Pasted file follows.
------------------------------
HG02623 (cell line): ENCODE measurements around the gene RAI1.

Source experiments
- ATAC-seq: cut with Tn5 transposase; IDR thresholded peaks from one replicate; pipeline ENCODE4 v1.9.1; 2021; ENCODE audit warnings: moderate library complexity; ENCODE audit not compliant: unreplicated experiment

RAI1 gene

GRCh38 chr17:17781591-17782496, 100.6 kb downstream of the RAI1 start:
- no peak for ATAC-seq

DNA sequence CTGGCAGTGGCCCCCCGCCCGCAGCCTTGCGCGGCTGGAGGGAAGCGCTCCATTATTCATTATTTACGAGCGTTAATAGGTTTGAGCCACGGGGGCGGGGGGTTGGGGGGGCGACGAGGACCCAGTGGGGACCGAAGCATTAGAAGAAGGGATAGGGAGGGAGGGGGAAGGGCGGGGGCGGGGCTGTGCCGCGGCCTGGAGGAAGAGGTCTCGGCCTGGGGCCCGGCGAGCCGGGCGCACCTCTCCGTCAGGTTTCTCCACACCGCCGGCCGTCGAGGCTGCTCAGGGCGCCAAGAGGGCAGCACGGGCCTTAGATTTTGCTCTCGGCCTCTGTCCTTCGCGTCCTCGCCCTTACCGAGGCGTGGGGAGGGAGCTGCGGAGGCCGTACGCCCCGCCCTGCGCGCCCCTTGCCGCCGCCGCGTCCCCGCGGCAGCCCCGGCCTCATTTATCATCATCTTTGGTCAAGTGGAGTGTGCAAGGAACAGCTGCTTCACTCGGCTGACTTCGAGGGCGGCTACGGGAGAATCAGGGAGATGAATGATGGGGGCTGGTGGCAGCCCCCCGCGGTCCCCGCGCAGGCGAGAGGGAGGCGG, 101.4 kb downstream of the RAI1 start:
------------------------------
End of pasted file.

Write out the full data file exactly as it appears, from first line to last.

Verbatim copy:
HG02623 (cell line): ENCODE measurements around the gene RAI1.

Source experiments
- ATAC-seq: cut with Tn5 transposase; IDR thresholded peaks from one replicate; pipeline ENCODE4 v1.9.1; 2021; ENCODE audit warnings: moderate library complexity; ENCODE audit not compliant: unreplicated experiment

RAI1 gene

GRCh38 chr17:17781591-17782496, 100.6 kb downstream of the RAI1 start:
- no peak for ATAC-seq

DNA sequence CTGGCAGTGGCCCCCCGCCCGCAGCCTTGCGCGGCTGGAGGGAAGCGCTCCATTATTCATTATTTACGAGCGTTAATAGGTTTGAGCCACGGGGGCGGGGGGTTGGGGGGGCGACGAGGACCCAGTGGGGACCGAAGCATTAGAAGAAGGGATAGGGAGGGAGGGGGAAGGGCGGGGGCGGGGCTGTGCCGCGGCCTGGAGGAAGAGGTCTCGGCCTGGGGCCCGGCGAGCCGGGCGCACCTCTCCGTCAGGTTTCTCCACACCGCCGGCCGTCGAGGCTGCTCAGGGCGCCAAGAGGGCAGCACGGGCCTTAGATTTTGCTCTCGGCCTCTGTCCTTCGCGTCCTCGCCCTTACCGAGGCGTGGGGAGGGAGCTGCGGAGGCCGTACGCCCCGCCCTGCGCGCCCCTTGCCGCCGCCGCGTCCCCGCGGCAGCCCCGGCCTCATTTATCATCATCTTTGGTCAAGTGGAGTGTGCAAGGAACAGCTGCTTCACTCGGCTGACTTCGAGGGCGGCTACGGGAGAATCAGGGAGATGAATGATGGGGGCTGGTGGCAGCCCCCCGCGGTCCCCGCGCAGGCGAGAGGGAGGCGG, 101.4 kb downstream of the RAI1 start: